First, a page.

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How To: Be a Cannibal

Emma-Louise Nicholls29 August 2013

Do you having any burning desires to have something explained by someone on the inside? This blog series is a How To Guide for the museological musings of a Museum Assistant. The fourth along this (hopefully) long and happy blogging path is…

 

How To: Be a Cannibal

 

At first response you may think it’s easy to be a cannibal, you just have to eat someone of the same species as yourself. Technically you would be right, however there are ways and means to accomplish such a task. The natural world is a wealth of cannibalistic techniques and methods that will give the inquisitive mind a plethora of inspiration. Let’s look at a few in the hope of encouraging your inner cannibal to spread its wings.

 

A number of amphibians are known to practice cannibalism. Cane toads for example are known to eat eggs of their own species when they are just tadpoles. Most importantly it provides them with a nutritional boost, but it is also thought to be done in order to reduce the competition. They seem to be choosy eaters however as they don’t appear to eat their siblings. Researchers believe that as cane toads have a short incubation length as well as a long period between clutches, eating your own siblings would decrease the number of offspring any single female would produce. Awfully well thought out for a tadpole with a brain the size of a pinhead. They both locate and differentiate between eggs using an impressive sense of smell.

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Specimen of the Week: Week Seventy-Three

Emma-Louise Nicholls4 March 2013

Scary Monkey WeekAfter all the excitement last week of the celebrity Jar of moles, this week I thought we’d look at a lesser known species that quite frankly, blows my zoologist mind. It lives like a fairy tale character but looks like an extra from Alien. This week’s Specimen of the Week is… (more…)

Specimen of the Week: Week Sixty-Two

Emma-Louise Nicholls17 December 2012

Scary MonkeyAlthough this week’s specimen is an amazing looking animal it was in truth, chosen purely because of it’s super cool name which is so much fun to say. It’s scientific name that is. I don’t like to let the cat out of the bag too early as I know you sit on the edges of your seats waiting to hit that button that says ‘more’ which takes you to the big reveal (unless¬† you use one of the many routes onto this blog which doesn’t facilitate that option) but I’m not sure I’ll be giving too much away by telling you the Scientific name for which this animal was elected Specimen of the Week. Do an impression of a snake as you say this word: Ichthyophis. Icccchhhhthyophissssss. Ah, brilliant. If you don’t already know from that, this week’s Specimen of Week is… (more…)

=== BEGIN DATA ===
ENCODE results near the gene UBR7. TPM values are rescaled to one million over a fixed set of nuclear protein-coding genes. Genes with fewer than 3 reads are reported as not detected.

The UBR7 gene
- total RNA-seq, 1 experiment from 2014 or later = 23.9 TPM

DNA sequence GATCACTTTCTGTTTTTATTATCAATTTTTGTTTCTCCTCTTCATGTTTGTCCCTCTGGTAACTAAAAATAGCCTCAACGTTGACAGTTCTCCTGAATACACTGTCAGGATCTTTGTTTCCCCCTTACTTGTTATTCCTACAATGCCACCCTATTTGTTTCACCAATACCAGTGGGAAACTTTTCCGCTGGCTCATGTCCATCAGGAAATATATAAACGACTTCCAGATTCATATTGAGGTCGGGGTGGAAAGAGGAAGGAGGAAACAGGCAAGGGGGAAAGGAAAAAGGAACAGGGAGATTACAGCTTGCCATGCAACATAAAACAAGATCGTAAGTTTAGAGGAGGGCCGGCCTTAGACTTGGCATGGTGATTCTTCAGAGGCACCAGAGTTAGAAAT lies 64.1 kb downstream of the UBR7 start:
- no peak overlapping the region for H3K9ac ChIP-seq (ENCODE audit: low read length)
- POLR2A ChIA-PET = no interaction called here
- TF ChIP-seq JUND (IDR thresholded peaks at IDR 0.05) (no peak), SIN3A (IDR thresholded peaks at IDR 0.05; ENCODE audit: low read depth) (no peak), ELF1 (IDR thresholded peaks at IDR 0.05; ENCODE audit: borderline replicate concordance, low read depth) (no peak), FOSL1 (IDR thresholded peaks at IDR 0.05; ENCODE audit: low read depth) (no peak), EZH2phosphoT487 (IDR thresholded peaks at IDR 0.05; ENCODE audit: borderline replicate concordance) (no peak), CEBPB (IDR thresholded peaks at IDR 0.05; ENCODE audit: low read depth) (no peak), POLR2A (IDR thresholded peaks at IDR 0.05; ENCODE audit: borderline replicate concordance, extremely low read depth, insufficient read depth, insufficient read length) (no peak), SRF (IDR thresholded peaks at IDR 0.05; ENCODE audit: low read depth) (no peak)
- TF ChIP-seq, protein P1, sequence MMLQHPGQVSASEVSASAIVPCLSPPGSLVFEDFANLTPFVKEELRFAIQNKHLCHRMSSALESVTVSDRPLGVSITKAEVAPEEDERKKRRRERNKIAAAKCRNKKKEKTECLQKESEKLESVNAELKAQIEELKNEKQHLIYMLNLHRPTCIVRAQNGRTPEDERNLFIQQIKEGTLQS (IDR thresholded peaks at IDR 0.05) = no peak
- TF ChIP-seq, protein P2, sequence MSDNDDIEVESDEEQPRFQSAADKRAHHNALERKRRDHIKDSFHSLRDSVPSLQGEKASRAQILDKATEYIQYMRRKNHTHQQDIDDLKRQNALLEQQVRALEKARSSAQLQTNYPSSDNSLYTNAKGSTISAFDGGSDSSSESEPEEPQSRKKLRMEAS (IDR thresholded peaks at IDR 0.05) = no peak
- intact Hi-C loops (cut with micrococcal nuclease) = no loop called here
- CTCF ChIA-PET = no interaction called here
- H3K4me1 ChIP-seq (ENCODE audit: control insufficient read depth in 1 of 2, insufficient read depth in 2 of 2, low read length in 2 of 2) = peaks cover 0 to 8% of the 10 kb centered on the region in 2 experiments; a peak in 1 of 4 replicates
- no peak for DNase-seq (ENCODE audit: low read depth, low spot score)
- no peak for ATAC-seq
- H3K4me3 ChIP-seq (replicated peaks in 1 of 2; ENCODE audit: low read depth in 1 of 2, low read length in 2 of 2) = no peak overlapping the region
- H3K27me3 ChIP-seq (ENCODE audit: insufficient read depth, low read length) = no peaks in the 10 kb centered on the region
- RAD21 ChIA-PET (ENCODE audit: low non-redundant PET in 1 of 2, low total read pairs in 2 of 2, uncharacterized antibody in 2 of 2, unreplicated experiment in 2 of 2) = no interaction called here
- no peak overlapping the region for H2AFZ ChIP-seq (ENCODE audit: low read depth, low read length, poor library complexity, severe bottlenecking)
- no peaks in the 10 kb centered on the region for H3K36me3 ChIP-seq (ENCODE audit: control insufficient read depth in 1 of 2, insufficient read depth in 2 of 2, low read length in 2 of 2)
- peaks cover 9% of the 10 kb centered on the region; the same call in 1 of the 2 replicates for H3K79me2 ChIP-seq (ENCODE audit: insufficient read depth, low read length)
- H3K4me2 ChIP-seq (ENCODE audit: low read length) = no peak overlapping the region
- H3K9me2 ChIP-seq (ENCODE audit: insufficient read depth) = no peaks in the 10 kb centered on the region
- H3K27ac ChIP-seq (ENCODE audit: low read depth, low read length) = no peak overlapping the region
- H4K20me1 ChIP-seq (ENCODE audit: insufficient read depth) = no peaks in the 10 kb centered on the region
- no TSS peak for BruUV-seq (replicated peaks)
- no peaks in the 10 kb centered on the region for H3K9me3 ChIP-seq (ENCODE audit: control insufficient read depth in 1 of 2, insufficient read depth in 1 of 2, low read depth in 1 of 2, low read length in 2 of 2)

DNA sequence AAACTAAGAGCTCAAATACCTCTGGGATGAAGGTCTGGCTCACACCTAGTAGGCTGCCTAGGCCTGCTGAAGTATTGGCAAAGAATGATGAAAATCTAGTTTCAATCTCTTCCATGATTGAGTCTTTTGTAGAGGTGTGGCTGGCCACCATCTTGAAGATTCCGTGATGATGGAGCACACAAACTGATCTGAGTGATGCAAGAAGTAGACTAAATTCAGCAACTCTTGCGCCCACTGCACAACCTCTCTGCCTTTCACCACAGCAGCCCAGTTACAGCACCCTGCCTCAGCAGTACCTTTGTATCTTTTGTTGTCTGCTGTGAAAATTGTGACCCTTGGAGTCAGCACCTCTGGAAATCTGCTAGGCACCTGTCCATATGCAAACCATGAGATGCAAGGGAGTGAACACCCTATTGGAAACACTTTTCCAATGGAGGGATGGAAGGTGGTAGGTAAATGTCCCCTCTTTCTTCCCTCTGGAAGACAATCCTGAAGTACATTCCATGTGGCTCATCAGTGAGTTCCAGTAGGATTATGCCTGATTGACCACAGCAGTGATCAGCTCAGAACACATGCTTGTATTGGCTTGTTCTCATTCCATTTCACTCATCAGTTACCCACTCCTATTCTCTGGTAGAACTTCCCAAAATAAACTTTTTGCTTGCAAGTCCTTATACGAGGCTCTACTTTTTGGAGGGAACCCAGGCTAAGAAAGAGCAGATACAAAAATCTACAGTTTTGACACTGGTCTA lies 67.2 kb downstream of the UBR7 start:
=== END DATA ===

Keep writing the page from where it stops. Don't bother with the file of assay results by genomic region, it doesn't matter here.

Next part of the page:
Specimen of the Week: Week Fifty-Eight

Emma-Louise Nicholls19 November 2012

Scary MonkeyNot selected solely because I realised I had seriously neglected the amphibians over the last 57 Specimen of the Week posts, the specimen we are going to discover this week is a super species that attracts many a question from museum visitors. Is it a snake? Is it a lizard? Is it a caecilian? Noooooooooo, this week’s Specimen of the Week is… (more…)

Specimen of the Week: Week Fifty-One

Emma-Louise Nicholls1 October 2012

Scary MonkeyAs a zoologist there is nothing in the natural world that creeps me out. The word anus became part of my everyday vocabulary when teaching undergraduates comparative anatomy and I have dealt first-hand with plenty of what comes out of the anus throughout my years of animal encounters. I used to let my pet snails, which are slugs with better real estate, crawl all over me and there isn’t a creepy-crawly in the world that I would shy away from. However, there is one thing, one animal, one bizarre twist of evolution, which leaves me with a wrinkled nose and squinted eyes as I try to blur the vision in front of me into a more suitably unrecognisable smoosh of distant colours. But, not being one to be prejudice against gross things, you now get to share in my experience. This week’s Specimen of the Week is… (more…)